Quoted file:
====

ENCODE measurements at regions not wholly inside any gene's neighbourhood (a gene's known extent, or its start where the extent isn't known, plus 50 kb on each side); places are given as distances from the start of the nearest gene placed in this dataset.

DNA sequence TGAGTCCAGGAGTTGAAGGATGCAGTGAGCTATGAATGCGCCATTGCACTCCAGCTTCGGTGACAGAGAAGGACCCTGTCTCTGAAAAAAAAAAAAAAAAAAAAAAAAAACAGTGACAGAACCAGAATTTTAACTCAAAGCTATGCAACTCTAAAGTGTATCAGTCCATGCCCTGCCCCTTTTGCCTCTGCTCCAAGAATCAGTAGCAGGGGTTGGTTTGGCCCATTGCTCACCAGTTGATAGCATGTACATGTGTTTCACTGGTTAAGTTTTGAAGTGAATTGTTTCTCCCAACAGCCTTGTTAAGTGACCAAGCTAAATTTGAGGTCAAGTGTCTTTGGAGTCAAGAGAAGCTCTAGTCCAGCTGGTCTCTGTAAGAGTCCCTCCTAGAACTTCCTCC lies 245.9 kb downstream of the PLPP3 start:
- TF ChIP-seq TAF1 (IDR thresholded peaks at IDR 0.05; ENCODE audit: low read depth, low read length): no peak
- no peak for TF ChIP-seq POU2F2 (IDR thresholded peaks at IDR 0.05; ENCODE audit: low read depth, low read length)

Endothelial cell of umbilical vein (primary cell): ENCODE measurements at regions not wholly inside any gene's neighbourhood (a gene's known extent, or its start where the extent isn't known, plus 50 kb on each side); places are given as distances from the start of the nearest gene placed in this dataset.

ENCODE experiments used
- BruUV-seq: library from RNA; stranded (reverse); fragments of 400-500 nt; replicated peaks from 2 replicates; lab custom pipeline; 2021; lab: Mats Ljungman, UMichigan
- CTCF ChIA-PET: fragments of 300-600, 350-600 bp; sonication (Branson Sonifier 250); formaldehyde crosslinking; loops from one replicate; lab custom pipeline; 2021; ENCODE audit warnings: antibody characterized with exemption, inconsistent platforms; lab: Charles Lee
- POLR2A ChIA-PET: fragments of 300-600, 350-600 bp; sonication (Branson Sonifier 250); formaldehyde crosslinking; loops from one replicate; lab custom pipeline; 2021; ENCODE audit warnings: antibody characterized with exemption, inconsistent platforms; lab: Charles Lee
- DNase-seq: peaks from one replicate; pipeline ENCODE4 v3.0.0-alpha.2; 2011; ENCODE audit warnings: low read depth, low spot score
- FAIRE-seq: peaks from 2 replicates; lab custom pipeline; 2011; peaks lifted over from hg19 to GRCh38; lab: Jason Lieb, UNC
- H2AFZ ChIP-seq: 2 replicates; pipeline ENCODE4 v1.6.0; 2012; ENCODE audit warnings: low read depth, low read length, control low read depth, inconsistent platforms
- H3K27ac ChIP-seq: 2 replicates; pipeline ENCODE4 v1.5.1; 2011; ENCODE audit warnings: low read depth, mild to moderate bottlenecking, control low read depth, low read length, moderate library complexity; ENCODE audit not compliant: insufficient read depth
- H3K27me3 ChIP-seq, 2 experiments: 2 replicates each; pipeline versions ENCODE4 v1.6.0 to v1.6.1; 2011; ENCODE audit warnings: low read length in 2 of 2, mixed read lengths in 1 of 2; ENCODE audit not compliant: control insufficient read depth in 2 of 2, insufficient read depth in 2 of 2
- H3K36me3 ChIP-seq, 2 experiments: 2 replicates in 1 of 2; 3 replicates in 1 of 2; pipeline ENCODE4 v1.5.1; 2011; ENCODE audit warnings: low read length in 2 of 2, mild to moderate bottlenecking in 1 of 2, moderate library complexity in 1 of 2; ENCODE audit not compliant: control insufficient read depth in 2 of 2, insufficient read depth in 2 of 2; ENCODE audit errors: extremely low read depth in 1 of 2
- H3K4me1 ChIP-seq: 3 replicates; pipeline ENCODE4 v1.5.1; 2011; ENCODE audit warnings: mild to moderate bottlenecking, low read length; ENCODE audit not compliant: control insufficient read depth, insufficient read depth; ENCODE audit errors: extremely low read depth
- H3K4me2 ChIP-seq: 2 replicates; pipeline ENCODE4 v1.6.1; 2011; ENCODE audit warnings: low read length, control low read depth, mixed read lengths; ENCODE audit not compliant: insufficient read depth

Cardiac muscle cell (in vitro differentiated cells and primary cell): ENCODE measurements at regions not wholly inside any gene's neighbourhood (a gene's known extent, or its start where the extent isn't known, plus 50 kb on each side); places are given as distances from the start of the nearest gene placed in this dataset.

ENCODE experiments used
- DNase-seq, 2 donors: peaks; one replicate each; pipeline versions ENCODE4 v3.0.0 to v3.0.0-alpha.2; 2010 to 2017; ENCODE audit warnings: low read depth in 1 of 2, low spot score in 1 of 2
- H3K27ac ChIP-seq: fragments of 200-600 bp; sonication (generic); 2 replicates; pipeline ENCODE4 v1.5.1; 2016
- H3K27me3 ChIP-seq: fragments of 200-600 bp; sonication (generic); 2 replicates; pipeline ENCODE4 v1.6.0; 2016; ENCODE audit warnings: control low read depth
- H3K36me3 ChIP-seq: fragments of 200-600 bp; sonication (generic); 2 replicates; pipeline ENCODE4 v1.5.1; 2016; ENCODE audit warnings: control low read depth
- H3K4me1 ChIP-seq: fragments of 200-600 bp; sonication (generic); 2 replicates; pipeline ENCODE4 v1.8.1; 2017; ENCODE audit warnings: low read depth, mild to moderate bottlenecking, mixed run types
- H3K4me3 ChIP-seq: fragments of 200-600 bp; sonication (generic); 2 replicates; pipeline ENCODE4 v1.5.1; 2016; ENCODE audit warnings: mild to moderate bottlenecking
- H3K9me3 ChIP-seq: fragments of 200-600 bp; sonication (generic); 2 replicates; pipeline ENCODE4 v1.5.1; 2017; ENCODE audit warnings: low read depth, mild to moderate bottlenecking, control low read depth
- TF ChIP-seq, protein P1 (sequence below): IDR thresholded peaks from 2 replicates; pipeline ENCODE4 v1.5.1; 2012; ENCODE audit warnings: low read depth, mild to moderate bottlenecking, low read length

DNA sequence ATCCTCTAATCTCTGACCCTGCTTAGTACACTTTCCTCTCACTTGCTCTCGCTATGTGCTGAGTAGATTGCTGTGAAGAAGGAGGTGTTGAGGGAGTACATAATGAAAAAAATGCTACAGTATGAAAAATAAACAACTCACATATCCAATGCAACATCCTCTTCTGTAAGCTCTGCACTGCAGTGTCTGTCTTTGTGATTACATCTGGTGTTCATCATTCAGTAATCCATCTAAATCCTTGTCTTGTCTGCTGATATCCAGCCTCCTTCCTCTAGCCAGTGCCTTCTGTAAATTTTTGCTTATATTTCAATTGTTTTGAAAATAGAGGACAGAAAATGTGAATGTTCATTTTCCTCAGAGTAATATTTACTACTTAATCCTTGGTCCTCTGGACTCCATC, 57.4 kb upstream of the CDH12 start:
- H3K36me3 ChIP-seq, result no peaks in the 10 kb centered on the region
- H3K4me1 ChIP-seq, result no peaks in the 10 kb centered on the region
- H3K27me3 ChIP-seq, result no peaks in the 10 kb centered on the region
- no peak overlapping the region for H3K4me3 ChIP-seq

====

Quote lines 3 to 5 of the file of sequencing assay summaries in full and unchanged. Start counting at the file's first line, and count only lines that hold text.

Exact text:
- TF ChIP-seq TAF1 (IDR thresholded peaks at IDR 0.05; ENCODE audit: low read depth, low read length): no peak
- no peak for TF ChIP-seq POU2F2 (IDR thresholded peaks at IDR 0.05; ENCODE audit: low read depth, low read length)

Endothelial cell of umbilical vein (primary cell): ENCODE measurements at regions not wholly inside any gene's neighbourhood (a gene's known extent, or its start where the extent isn't known, plus 50 kb on each side); places are given as distances from the start of the nearest gene placed in this dataset.